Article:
« Rising Suspension Rates for Black Males | Main | About That Spatial Reasoning Gap »

Fewer Oregon Boys Taking SAT

Interesting story out of Oregon indicates the gender gaps may be widening further -- an increase in the number of girls taking the test, an indicator of college aspirations, accompanied by a slight drop in the number of boys taking the test.

Nationally, far more girls than boys take the test, especially poor and minority girls, which skews the results and guarantees that national feminist groups will use the SAT scores as "proof" that boys are doing just fine.

From the Oregon article:

Susanne Smith, spokeswoman for the Oregon Department of Education, said the decline is alarming when coupled with the other indicators that show boys are struggling academically.

Oregon girls are performing as well as boys on state math tests, but boys are trailing girls in reading performance. Male students in Oregon have higher dropout rates and lower graduation rates than their female peers.

"The gender gap on assessments is an area of concern for educators," Smith said, "and our schools are focusing on instructional and curriculum strategies that resonate with male learning styles."

Focusing on male learning styles? Interesting, but also raises the question: what if boys don't really have 'learning style' differences? Did some boy/chemistry change in the last 25 years, the time period when the gender gaps formed, that gave them learning style differences?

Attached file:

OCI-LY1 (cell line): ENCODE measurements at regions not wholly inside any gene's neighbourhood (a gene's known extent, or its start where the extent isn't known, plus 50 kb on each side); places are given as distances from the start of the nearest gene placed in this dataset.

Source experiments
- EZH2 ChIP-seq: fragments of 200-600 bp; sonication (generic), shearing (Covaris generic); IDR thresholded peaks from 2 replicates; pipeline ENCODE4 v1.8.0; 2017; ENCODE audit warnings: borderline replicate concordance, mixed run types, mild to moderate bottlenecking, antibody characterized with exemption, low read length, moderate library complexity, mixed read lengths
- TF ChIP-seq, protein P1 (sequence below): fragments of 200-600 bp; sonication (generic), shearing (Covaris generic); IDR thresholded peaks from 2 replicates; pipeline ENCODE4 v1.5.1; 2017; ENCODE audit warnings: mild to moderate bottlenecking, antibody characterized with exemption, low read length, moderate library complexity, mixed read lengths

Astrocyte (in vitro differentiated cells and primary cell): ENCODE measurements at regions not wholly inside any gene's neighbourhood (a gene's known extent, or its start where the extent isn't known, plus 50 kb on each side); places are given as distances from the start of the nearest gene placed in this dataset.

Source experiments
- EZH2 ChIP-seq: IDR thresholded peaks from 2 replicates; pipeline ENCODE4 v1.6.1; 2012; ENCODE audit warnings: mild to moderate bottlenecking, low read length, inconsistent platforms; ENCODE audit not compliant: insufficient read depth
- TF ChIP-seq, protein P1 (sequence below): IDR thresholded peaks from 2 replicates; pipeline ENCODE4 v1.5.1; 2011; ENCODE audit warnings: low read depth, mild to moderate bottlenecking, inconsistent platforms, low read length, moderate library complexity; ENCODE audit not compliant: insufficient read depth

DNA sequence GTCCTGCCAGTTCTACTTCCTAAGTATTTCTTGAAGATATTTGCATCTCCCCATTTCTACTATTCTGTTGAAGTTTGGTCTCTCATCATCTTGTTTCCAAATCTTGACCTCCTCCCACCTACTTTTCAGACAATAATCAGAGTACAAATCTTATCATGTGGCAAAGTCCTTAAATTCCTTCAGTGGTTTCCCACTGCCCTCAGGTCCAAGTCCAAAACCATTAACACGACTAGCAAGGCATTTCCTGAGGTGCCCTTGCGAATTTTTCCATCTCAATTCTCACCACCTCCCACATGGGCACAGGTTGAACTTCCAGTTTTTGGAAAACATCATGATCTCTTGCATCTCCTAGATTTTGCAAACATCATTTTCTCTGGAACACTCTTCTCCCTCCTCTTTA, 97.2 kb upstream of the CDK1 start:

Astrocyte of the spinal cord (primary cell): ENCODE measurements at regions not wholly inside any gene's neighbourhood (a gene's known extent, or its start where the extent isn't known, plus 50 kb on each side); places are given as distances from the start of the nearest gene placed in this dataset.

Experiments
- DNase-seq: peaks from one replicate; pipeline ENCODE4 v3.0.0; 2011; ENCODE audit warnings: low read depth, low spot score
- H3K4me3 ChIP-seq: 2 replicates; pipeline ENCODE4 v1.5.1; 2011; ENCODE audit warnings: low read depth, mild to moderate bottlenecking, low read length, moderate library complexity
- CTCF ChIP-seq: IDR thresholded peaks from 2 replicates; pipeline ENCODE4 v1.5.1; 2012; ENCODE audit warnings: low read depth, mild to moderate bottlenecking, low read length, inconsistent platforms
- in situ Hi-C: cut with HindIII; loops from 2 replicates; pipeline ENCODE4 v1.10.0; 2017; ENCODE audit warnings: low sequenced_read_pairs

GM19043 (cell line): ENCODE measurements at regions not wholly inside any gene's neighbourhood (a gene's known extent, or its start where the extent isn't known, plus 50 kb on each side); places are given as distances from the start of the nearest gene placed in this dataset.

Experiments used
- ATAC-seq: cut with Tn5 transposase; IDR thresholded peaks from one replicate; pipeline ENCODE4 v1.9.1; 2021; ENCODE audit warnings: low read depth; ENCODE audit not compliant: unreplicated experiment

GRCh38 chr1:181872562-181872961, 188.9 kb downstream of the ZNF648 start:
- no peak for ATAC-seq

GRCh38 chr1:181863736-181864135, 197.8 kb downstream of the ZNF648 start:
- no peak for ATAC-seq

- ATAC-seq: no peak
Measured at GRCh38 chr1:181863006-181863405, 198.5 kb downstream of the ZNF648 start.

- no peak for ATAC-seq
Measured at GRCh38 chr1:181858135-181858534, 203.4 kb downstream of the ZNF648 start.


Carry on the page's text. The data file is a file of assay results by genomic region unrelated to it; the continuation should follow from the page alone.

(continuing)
What if the answer is something more simple: adjust your teaching techniques to prevent them from falling behind in your early-grades accelerated reading curriculum! What are you doing to prepare boys for that?

Notice: We recently upgraded our comments. (Learn more here.) If you are logged in as a subscriber or registered user and already have a Display Name on edweek.org, you can post comments. If you do not already have a Display Name, please create one here.
Ground Rules for Posting
We encourage lively debate, but please be respectful of others. Profanity and personal attacks are prohibited. By commenting, you are agreeing to abide by our user agreement.
All comments are public.


Recent Comments




Technorati search

» Blogs that link here